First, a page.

450 microns:

α = 0.94
β = 0.06
θ_mb = 7.9
θ_sec = 25.0

850 microns:

α = 0.98
β = 0.02
θ_mb = 13.0
θ_sec = 48.0

The updated SCUBA-2 Beam Parameters are presented by Mairs et al 2021:

450 microns:

α = 0.89
β = 0.11
θ_mb = 6.2
θ_sec = 18.8

850 microns:

α = 0.98
β = 0.02
θ_mb = 11.0
θ_sec = 49.1

These values represent the median results after fitting the two-component model to all Uranus calibrator observations since May, 2011 above a significant transmission threshold (see Mairs et al 2021).

The total area of each beam profile, A, can be calculated by:

A = {π/[4*ln(2)]}*[α*(θ_mb)^2+β*(θ_sec)^2].

Comparing the Dempsey et al 2013 beam areas to the Mairs et al 2021 beam areas reveals a ~20% difference at both wavelengths (in practice, there is a spread around this typical 20% value, see plots, above).

Note that previously, it has been common practice in cosmology publications employing “Blank Field” data reduction recipes (e.g. REDUCE_SCAN_FAINT_POINT_SOURCES, REDUCE_SCAN_FAINT_POINT_SOURCES_JACKKNIFE) to apply a correction factor of ~10% in order to compensate for flux lost due to filtering. This 10% factor was derived by inserting a bright Gaussian point source into the raw power versus time stream of individual observations and measuring the response of the model to the filtering during the data reduction process (e.g. Geach et al. 2013, Smail et al. 2014). We recommend repeating this experiment with the new Starlink 2021A matched-filter implementation for your specific data in order to determine whether the correction factor is still necessary.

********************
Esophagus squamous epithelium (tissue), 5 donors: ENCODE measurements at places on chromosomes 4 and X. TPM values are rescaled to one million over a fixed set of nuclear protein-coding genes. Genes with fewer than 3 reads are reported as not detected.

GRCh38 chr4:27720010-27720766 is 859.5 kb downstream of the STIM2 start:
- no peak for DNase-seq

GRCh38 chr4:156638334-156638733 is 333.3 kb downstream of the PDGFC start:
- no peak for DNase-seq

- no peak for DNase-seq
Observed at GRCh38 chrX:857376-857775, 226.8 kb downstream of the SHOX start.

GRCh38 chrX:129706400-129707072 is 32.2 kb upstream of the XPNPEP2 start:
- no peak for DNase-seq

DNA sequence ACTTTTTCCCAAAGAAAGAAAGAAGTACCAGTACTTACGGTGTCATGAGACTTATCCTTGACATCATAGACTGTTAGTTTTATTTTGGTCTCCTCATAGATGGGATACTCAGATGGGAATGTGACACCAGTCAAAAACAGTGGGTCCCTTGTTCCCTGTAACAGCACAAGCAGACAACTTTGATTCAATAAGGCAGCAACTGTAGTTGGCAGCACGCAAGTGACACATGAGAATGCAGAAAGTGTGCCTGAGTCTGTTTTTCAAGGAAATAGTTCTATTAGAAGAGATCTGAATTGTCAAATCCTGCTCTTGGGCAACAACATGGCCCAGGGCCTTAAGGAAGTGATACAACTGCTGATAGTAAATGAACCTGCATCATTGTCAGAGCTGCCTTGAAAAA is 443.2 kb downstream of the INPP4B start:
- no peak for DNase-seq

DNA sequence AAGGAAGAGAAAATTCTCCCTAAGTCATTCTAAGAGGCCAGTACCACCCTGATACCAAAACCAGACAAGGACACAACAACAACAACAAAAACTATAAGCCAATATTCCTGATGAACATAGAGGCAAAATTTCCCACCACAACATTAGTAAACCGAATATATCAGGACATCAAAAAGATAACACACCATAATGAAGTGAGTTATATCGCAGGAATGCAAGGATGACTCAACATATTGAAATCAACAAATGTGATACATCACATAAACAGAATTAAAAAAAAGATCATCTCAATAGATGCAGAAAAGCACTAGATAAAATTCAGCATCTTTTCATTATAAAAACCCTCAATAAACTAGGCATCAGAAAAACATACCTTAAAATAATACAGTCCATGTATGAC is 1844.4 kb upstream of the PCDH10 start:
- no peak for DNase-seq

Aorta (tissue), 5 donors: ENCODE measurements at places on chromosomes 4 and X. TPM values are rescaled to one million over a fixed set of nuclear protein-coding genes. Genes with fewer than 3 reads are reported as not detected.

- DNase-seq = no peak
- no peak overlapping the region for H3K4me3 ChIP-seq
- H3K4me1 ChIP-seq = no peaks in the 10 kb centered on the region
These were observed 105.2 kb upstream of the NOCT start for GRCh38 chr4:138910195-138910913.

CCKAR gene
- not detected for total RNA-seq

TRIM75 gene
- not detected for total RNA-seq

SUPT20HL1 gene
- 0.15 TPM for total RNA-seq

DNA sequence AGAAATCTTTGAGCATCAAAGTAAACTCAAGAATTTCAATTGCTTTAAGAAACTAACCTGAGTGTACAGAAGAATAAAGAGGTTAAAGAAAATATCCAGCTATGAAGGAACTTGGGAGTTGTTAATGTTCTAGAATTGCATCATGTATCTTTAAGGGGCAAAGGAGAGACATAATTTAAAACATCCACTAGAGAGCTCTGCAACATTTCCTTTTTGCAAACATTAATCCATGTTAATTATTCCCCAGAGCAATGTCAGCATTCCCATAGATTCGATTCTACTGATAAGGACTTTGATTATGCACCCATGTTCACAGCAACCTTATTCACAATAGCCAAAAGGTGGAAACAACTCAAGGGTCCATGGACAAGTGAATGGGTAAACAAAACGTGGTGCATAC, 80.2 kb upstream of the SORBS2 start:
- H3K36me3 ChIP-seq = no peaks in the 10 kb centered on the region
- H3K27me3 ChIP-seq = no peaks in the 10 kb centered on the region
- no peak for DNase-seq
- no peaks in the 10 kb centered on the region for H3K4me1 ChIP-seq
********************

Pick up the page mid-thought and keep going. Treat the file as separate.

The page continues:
A Decade of SCUBA-2

We are pleased to announce the publication of a new, comprehensive guideline to calibrating SCUBA2 data obtained from 2011 to the present day:

The Astronomical Journal


This work updates the opacity relations used to correct for atmospheric attenuation, summarizes significant changes in flux conversion factor (FCF) values by date and time, details the beam properties at both 450 and 850 microns, presents historical records of standard calibrator fluxes, and includes a case study for Quasar 3C84.

Figure 1: Flux Conversion Factors (FCFs) as a function of time at 450 microns (left) and 850 microns (right). For more information, see Mairs et al. 2021.

Up-to-date SCUBA-2 calibration information can always be found here:

A Decade of SCUBA2: A Comprehensive Guide to Calibrating 450 m and 850 m Continuum Data at the JCMT